Washington, Sept 9 (ANI): University of Bristol researchers have challenged a claim that the brother of Alexander the Great, Arrhidaios, was indeed buried at Vergina.
The tomb was discovered during the excavation of a large mound - the Great Tumulus - at Vergina in 1977.
Dr Jonathan Musgrave and his colleagues, however, have said that evidence from the remains is not consistent with historical records of the life, death and burial of Arrhidaios, a far less prominent figure in the ancient world than his father Philip II.
The male skull indicates a healed fracture on the right cheekbone and a marked asymmetry in the wall of the right maxillary sinus - an injury that history shows Philip II suffered - he lost his right eye at the siege of Methone in 355-4 BC.
The colour and fracture lines of the bones suggest they were cremated 'green' (with flesh still around them) rather than 'dry' (after the flesh had been decomposed by burial).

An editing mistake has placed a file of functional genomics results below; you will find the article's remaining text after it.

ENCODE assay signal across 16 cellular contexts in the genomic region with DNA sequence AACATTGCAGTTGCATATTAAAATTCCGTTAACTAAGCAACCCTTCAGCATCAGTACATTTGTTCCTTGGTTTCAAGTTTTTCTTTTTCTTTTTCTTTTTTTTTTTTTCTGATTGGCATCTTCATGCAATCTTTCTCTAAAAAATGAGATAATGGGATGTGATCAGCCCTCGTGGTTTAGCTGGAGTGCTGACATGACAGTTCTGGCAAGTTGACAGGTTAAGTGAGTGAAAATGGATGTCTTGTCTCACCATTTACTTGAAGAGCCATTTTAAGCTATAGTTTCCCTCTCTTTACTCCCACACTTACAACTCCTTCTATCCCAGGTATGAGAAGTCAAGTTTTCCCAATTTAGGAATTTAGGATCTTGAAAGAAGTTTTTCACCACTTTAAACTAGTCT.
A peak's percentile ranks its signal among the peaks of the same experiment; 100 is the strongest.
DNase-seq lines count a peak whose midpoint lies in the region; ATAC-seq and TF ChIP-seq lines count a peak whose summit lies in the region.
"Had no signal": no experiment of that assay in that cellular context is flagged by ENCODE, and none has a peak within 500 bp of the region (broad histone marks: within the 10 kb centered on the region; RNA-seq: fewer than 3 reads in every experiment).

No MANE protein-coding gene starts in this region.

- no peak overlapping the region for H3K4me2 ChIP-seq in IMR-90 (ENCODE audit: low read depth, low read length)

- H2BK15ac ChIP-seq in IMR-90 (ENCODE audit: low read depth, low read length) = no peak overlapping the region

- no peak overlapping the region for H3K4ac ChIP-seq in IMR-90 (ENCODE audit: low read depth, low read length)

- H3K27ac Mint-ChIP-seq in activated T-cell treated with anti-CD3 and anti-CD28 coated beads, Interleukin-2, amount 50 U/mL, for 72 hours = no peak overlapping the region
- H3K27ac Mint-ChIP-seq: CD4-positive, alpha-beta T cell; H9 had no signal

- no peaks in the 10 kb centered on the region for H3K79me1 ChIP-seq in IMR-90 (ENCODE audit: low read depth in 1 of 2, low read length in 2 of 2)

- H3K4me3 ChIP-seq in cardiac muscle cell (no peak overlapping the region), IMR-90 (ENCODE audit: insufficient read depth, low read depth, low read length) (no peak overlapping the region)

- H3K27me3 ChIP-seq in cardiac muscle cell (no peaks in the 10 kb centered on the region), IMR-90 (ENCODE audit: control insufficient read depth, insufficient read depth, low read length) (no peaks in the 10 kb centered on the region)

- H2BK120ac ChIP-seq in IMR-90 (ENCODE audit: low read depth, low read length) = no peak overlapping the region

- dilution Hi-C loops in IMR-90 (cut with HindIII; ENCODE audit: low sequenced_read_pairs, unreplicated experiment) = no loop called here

Arrhidaios' remains suggest that his remains were exhumed and reburied between four and 17 months later. However, the existence of the funeral pyre indicates that the bodies were cremated at Vergina. Greek beliefs go against contact with decomposed bodies, so Arrhidaios would not have been exhumed, moved and then cremated 'green'.
From the historical account of their deaths and committals, it is thought that Arrhidaios was buried along with his wife Eurydice and her mother Kynna. However, the tomb contains remains from only two individuals.
The female remains indicate a woman aged between 20 and 30 whereas Eurydice seems to have been no more than 19 years old when she died.
"The aim of this paper is not to press the claims of Philip II and his wife Cleopatra but to draw attention to the flaws in those for Philip III Arrhidaios and Eurydice," said Musgrave.
"We do not believe that the condition of the bones and the circumstances of their interment are consistent with descriptions of the funeral of Arrhidaios, his wife and his mother-in-law." (ANI)